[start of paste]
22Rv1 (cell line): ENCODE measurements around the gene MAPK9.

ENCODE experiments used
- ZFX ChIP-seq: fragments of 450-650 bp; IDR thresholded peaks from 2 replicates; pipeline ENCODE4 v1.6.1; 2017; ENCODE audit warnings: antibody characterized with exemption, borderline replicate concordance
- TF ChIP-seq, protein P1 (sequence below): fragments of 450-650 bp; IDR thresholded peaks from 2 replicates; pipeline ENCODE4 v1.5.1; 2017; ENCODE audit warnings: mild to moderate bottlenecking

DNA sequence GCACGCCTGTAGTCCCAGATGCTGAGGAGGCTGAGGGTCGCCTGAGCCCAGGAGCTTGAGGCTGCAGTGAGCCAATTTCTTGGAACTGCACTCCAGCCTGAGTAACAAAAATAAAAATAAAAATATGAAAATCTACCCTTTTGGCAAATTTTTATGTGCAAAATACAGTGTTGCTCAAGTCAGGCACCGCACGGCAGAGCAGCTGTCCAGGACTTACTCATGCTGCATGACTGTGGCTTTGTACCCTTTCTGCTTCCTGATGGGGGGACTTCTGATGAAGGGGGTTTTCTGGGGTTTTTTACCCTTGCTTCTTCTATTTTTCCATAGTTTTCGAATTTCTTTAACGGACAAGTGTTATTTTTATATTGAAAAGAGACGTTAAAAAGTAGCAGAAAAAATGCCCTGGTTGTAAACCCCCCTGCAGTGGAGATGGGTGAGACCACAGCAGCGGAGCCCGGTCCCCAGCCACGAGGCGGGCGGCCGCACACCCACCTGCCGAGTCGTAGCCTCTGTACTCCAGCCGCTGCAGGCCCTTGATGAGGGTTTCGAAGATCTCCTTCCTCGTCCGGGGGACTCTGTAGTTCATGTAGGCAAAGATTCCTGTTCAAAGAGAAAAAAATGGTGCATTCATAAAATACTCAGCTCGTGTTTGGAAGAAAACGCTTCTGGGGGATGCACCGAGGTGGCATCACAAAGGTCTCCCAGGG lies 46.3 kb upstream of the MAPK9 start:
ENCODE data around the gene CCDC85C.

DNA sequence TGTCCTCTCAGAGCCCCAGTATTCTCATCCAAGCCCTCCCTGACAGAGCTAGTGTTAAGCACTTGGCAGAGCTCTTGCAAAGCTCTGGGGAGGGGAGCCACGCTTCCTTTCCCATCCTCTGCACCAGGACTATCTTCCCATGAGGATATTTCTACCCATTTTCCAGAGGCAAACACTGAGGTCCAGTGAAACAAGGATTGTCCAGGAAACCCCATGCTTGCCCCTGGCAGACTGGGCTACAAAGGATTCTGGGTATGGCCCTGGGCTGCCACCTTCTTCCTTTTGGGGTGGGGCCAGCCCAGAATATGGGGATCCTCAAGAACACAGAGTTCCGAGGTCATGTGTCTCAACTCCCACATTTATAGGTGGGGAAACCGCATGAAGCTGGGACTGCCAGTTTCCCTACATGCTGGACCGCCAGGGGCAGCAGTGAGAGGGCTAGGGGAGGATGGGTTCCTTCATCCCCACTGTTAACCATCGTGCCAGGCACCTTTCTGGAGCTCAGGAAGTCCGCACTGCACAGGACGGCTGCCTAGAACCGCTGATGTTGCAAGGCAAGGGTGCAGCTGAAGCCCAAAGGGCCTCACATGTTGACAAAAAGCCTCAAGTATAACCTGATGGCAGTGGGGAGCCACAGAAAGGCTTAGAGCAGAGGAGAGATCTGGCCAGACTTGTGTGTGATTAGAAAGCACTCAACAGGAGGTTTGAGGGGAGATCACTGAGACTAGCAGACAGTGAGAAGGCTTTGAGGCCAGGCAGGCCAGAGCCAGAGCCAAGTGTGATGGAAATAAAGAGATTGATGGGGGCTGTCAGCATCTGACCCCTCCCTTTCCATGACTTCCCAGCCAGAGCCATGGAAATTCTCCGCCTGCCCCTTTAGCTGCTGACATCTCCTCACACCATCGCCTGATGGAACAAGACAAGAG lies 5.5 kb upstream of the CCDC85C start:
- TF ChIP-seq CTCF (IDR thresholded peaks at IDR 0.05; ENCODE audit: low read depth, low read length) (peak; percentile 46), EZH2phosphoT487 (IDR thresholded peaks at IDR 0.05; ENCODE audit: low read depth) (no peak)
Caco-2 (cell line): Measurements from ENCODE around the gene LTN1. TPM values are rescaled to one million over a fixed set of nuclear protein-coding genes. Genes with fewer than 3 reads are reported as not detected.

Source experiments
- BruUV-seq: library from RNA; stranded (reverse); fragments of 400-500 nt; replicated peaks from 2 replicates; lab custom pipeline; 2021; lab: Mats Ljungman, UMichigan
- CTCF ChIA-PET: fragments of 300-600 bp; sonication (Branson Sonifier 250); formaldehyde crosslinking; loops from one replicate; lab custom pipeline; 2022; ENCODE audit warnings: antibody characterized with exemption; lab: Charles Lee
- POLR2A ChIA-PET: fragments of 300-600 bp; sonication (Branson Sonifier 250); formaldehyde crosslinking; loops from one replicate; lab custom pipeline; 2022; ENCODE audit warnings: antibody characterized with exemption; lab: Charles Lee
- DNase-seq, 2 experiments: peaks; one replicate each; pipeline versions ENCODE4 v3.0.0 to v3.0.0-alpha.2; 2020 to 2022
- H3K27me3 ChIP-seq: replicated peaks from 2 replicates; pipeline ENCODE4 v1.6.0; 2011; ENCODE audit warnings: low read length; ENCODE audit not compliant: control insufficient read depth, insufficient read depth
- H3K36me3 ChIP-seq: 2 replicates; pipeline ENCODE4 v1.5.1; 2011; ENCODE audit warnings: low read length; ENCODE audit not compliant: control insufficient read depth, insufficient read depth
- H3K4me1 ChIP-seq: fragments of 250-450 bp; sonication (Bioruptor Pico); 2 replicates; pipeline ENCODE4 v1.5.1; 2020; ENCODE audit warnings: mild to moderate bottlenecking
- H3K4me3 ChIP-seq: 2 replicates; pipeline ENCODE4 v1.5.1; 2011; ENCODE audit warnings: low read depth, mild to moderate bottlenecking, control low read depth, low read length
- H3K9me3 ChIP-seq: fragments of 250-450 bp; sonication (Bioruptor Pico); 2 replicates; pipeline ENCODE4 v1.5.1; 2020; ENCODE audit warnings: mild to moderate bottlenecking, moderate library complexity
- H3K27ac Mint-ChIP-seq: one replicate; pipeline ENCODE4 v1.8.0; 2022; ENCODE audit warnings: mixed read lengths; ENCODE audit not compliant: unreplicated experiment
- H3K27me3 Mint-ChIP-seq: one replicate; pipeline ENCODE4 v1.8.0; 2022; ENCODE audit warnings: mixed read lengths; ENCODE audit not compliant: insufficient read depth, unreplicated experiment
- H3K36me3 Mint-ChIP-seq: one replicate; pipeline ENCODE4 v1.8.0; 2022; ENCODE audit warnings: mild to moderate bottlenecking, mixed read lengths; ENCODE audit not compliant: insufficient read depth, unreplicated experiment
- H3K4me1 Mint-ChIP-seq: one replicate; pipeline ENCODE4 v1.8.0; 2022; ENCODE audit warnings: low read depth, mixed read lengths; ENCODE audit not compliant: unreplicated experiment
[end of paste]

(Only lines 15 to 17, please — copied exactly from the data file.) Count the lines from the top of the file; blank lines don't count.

- H3K27me3 ChIP-seq: replicated peaks from 2 replicates; pipeline ENCODE4 v1.6.0; 2011; ENCODE audit warnings: low read length; ENCODE audit not compliant: control insufficient read depth, insufficient read depth
- H3K36me3 ChIP-seq: 2 replicates; pipeline ENCODE4 v1.5.1; 2011; ENCODE audit warnings: low read length; ENCODE audit not compliant: control insufficient read depth, insufficient read depth
- H3K4me1 ChIP-seq: fragments of 250-450 bp; sonication (Bioruptor Pico); 2 replicates; pipeline ENCODE4 v1.5.1; 2020; ENCODE audit warnings: mild to moderate bottlenecking